Your PAYE Notice of Coding tells you your tax code.
Your tax code tells you how much tax free income you will receive in the tax year (6th April to 5th April).
How does the tax code get used?
The code is multiplied by 10 and divided by 12. Each month this amount of income is tax free.
For 2013-14 the basic tax code is 944, this is because the tax free personal allowance is £9,440.
So if your code is 944 you will receive £786.67 per month tax free. If you earn £786.67 or less per month you will pay no income tax. If you earn more than this amount you will pay tax at 20% or 40%, depending on your total salary.
What adjustments are made to the tax code?
Your tax code is increased if you are allowed more tax free income, for example, if you make charitable donations, receive a married couple allowance, or pay professional subscriptions.
Your tax code is reduced if you receive benefits in kind, such as a company car or private medical insurance. It will also be reduced if you have substantial other income such as dividends or buy-to-let property income.
For example, if you have a buy-to-let property and the profit you declared on your last tax return was £4,777. This figure will be divided by 10 and deducted from the basic tax code. Your new tax code will be 467 (that is 944 less 477).
What if the items that reduce your tax-free amount are greater than your allowances?
Or if your income is over £150,000 your tax code will be amended to take account of the extra tax due and the fact that you will receive no personal allowance.
What does the letter after the number mean?
L the standard code for people born after 5th April 1948 and eligible for the basic personal allowance.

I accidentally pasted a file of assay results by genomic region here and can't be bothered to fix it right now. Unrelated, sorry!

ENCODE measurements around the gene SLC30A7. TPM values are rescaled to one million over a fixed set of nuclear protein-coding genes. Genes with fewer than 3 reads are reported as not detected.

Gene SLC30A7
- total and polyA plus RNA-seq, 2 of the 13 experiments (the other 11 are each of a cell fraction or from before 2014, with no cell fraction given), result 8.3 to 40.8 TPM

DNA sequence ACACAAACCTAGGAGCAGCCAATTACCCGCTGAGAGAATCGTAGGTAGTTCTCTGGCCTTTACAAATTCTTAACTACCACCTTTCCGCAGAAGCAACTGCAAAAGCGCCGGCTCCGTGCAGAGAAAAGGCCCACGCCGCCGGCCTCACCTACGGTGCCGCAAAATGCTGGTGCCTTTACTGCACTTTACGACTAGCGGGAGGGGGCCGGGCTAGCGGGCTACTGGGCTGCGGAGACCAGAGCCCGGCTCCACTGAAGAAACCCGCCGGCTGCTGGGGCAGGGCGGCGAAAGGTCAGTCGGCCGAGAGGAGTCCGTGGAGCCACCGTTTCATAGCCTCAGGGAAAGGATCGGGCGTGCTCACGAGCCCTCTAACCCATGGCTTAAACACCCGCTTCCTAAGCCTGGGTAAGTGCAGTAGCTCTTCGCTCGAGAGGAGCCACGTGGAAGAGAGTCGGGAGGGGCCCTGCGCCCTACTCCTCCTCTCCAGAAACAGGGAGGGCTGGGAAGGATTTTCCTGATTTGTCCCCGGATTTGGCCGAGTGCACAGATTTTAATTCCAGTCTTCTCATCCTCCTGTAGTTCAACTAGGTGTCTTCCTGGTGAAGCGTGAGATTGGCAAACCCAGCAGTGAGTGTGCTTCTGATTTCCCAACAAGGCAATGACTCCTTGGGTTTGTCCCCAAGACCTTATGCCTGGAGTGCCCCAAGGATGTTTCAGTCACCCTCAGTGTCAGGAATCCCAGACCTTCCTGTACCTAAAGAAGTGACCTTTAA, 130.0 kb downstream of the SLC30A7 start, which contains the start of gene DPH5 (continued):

P the normal code for pensioners born between 6th April 1938 and 5th April 1948.
Y the code for pensioners entitled to extra tax free income because they were born before 6th April 1938
T is the code if HMRC need to review and check items in your tax code.
K is the code used when you receive no tax free allowance at all and further tax is due.
BR is the code, often used on second jobs, and it means that your income will be taxed at basic rate tax only (20%)
OT is used when your allowances have been used up or reduced to nil. Your income will be taxed at the relevant tax rates of 20%, 40% or 45%. It may also be used if you have just started a new job and you have no P45 or you have not completed the P46 before your first pay day.
NT is used when all your income is taxed at the higher rate of tax (currently 40%).
D1 is used when all your income is taxed at the addition rate of tax (currently 45%).
NT is used when no tax is to be taken from your income.
If you need help in completing your income tax return and understanding how the numbers in your tax return link to your PAYE Notice of Coding then contact Clearways Accountants or call us and book your free consultation.